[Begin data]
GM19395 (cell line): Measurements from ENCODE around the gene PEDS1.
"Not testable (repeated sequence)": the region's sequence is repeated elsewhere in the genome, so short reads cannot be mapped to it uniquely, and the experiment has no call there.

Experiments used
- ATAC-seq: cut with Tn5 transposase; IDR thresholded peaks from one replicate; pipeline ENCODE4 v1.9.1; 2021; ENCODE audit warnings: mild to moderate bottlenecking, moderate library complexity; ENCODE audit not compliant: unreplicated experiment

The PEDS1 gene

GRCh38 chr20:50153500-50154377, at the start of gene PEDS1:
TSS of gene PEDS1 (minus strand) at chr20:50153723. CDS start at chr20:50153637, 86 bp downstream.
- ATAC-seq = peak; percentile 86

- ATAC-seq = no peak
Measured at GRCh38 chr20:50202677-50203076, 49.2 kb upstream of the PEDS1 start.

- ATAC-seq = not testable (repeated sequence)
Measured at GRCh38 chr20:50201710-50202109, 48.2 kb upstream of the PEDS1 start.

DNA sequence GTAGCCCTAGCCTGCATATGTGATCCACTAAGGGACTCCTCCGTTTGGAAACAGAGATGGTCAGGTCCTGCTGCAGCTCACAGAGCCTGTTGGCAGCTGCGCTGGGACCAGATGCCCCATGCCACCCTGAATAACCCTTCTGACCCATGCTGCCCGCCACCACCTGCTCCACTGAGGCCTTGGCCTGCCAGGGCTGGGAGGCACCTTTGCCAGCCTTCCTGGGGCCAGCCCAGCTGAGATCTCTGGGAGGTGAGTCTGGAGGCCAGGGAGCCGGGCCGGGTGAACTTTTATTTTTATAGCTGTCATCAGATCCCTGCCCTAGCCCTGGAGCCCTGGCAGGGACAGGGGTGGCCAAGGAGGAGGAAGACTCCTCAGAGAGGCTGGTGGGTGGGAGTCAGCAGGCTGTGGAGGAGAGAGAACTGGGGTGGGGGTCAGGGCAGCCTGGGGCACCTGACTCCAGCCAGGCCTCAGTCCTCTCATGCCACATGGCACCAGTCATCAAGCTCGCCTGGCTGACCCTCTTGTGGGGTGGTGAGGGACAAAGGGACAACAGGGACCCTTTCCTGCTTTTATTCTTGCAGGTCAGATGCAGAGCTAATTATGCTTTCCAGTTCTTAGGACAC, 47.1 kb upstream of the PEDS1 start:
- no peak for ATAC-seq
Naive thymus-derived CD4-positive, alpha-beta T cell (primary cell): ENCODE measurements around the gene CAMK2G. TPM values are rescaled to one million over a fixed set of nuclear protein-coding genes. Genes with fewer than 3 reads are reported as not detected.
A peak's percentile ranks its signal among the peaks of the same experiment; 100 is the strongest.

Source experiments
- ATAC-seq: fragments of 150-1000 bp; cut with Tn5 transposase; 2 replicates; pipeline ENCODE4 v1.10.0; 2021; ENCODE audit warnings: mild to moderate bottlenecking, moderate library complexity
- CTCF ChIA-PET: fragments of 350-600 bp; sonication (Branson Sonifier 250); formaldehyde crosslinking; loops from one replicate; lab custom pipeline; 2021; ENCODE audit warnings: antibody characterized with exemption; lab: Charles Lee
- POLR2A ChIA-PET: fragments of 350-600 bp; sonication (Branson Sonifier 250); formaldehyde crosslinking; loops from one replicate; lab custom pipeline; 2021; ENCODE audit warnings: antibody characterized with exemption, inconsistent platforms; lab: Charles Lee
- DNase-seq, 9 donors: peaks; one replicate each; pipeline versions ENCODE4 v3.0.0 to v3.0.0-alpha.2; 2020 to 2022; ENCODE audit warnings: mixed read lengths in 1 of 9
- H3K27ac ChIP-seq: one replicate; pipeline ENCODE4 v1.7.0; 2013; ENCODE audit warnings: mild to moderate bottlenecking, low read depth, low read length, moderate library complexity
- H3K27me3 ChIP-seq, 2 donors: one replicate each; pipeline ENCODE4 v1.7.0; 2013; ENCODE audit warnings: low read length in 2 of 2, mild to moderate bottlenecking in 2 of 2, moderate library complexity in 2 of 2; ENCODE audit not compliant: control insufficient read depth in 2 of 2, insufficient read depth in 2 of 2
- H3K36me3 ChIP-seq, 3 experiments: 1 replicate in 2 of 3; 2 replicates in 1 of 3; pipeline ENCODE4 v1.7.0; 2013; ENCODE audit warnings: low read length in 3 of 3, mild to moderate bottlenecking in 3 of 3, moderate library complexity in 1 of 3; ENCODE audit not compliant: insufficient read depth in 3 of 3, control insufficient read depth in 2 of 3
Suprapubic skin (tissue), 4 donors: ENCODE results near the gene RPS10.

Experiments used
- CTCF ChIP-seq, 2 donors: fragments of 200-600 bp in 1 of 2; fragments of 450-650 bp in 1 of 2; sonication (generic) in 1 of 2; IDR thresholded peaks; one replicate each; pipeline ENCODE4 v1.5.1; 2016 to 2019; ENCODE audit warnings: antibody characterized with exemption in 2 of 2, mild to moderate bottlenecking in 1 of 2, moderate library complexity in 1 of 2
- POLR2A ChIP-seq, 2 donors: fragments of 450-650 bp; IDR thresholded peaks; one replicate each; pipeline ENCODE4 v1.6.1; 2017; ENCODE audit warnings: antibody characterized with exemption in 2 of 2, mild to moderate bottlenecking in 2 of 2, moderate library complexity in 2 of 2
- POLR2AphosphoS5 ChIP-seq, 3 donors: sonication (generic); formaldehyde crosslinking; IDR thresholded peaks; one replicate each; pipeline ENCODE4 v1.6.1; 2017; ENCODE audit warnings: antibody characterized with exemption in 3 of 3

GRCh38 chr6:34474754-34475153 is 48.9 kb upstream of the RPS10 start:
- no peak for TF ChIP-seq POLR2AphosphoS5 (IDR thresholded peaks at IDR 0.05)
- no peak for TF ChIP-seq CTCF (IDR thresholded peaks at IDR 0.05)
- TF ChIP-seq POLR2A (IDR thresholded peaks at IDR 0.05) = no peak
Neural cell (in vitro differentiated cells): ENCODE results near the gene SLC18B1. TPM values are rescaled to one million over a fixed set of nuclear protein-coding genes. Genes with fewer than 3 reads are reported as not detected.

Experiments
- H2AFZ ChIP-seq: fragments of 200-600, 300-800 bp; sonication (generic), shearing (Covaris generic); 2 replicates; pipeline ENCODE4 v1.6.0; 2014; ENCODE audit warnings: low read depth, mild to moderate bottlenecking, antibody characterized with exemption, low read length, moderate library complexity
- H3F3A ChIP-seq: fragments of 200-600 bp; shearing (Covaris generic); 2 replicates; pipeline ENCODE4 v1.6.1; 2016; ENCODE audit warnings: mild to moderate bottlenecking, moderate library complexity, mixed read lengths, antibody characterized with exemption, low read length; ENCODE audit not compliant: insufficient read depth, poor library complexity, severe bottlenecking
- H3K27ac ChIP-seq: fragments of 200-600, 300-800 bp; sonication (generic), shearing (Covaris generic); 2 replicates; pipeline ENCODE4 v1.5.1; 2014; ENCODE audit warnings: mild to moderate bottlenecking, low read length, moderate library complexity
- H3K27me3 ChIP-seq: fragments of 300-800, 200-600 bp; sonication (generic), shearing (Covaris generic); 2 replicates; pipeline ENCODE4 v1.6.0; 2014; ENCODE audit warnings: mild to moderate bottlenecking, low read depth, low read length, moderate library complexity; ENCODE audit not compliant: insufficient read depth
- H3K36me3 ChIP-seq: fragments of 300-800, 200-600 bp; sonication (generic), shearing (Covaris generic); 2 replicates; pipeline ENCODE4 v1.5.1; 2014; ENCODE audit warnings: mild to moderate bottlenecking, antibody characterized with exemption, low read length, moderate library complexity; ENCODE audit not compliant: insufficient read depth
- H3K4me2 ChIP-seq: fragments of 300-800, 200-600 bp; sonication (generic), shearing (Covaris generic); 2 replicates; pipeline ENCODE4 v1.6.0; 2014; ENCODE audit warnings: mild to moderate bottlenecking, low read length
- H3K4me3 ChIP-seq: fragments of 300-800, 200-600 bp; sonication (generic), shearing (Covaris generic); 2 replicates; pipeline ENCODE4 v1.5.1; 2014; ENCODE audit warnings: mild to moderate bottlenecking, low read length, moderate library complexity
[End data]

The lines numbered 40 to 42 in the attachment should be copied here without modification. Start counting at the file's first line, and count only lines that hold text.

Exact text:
- H3K36me3 ChIP-seq: fragments of 300-800, 200-600 bp; sonication (generic), shearing (Covaris generic); 2 replicates; pipeline ENCODE4 v1.5.1; 2014; ENCODE audit warnings: mild to moderate bottlenecking, antibody characterized with exemption, low read length, moderate library complexity; ENCODE audit not compliant: insufficient read depth
- H3K4me2 ChIP-seq: fragments of 300-800, 200-600 bp; sonication (generic), shearing (Covaris generic); 2 replicates; pipeline ENCODE4 v1.6.0; 2014; ENCODE audit warnings: mild to moderate bottlenecking, low read length
- H3K4me3 ChIP-seq: fragments of 300-800, 200-600 bp; sonication (generic), shearing (Covaris generic); 2 replicates; pipeline ENCODE4 v1.5.1; 2014; ENCODE audit warnings: mild to moderate bottlenecking, low read length, moderate library complexity